Remember floppy disks?

I somehow find that hilarious (both the “card” references and the need to use JCL 60 years later). Of course I still call main memory “core”, so I guess I’m hilarious too.

I would have thought that after 60 years of befuddling users of IBM computers, JCL would have had a well-deserved demise. Alas, no…

I was surprised to see JCL mentioned on these pages. When I was much younger I was very glad when one could use TSO and then ISPF to enter JCL etc. It was fun to write code on a Mac in the mid 80’s using a 3270 emulation card. One could cut and paste lines of code which you couldn’t do on a 3278 vdu. Hows that for mentioning a number of TLAs and other abbreviations!

For those that don’t know TLA stands for three letter acronym. IBM users were prolific users of acronyms, and system programmers would test new colleagues by speaking in TLAs to gauge their knowledge.

In the last few years there has been an increase in the use of acronyms on these pages but luckily a quick search normally expands the TLAs.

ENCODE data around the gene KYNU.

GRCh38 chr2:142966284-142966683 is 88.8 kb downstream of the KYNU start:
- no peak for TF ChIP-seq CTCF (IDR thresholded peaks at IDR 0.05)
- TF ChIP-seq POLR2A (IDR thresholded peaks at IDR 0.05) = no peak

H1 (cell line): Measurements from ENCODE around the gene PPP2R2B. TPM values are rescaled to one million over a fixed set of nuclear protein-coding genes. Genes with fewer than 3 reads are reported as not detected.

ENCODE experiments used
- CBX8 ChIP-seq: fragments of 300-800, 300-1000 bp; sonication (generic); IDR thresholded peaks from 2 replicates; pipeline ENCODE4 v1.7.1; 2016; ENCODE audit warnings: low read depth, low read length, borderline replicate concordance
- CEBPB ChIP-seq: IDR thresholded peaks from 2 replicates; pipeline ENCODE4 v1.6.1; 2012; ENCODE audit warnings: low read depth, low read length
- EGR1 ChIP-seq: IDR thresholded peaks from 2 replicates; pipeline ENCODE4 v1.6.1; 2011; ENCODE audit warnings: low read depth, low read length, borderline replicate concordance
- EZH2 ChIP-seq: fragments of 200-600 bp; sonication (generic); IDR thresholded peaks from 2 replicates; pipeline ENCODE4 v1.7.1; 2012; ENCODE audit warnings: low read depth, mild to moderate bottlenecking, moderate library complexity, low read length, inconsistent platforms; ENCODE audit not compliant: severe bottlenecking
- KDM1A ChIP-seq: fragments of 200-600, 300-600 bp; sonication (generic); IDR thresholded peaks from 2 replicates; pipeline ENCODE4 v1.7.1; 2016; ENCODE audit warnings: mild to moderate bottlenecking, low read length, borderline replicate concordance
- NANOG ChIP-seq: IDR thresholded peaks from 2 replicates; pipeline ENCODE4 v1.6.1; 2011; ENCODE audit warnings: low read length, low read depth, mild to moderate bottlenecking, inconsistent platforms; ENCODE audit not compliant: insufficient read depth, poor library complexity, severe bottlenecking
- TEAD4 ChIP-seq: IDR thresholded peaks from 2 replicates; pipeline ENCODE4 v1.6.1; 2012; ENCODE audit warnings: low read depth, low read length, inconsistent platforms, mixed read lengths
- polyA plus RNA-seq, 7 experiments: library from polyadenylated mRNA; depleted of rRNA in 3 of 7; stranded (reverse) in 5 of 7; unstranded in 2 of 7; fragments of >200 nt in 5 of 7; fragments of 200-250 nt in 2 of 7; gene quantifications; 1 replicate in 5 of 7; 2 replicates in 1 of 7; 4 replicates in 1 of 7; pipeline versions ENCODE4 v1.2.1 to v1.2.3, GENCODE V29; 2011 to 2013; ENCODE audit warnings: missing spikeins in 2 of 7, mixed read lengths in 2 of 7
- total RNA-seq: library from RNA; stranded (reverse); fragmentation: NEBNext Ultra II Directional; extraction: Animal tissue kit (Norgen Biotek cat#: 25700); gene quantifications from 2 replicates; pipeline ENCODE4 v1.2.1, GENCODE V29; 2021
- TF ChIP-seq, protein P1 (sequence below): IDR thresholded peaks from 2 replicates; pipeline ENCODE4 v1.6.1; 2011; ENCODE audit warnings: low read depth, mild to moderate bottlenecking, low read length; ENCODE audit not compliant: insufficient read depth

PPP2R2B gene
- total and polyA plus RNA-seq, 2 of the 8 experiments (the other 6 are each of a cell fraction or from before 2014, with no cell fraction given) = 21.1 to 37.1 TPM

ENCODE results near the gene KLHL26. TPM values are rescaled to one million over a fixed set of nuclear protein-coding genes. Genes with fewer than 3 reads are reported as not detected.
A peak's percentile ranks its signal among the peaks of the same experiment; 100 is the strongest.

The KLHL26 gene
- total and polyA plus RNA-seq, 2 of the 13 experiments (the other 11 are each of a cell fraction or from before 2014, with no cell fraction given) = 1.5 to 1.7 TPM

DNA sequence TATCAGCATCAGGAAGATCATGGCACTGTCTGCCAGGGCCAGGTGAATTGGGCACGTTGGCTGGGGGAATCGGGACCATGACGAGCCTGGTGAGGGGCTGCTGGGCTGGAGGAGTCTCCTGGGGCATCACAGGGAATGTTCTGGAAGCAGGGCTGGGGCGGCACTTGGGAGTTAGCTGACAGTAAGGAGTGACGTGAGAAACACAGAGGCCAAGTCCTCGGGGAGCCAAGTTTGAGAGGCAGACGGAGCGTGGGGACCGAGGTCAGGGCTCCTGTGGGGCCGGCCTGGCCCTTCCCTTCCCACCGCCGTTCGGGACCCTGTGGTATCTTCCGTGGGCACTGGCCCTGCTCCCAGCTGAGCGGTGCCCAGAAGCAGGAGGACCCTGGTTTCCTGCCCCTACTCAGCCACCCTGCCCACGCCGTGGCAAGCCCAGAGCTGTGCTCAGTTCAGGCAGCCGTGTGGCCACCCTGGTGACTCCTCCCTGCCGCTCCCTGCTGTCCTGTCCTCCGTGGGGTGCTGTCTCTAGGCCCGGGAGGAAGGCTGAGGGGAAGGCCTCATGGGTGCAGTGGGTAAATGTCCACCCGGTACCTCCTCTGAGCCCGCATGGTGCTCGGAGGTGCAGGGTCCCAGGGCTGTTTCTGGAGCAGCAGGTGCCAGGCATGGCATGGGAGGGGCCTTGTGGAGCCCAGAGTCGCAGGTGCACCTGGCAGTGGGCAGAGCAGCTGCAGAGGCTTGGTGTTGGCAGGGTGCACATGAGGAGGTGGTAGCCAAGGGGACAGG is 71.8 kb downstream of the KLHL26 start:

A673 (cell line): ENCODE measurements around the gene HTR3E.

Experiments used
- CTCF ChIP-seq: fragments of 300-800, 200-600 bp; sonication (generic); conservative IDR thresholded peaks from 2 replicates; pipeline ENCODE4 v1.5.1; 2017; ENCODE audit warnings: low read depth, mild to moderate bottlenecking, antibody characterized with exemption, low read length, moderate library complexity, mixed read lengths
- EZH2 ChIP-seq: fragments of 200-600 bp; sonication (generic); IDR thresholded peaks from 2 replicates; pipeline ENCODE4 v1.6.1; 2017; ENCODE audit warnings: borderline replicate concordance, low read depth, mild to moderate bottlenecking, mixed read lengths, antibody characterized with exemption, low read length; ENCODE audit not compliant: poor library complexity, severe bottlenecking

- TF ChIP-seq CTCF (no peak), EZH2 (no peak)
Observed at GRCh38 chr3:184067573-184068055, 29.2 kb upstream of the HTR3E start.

When I started grad school in 1991 we were generally using SAS on an IBM mainframe, which required JCL and all that fun stuff. At one point, I think in 1993, I submitted a statistical call that blew through a semester’s worth of billed computer time in one attempt and then got canceled without results because it exceeded the maximum allowable CPU time for a single job.

Immediately after that, they offered me access to a Unix machine from Convex that they called a “supercomputer”–it was maybe a little faster but got me away from the system of “billing” for computer time use. More importantly, the Unix SAS code that replaced the JCL was completely trivial and straightforward. I never went back to the IBM mainframe.

(Footnote – by 1997 or so they had released SAS for the Mac, and the job that blew up the mainframe in 1993 ran in under three minutes on my Power Mac 7200.)


There’s a great interview with the last major seller of floppy discs:


That’s wonderful—adding to next week’s issue!


I worked for a military contractor for a while (Raytheon). TLAs were de rigor, but ETLAs were creme de la creme!

And note that TLA is a TLA, and ETLA is an ETLA…


Good one, hadn’t heard of ETLAs before but easy to guess!!

An update on the original post - mission accomplished…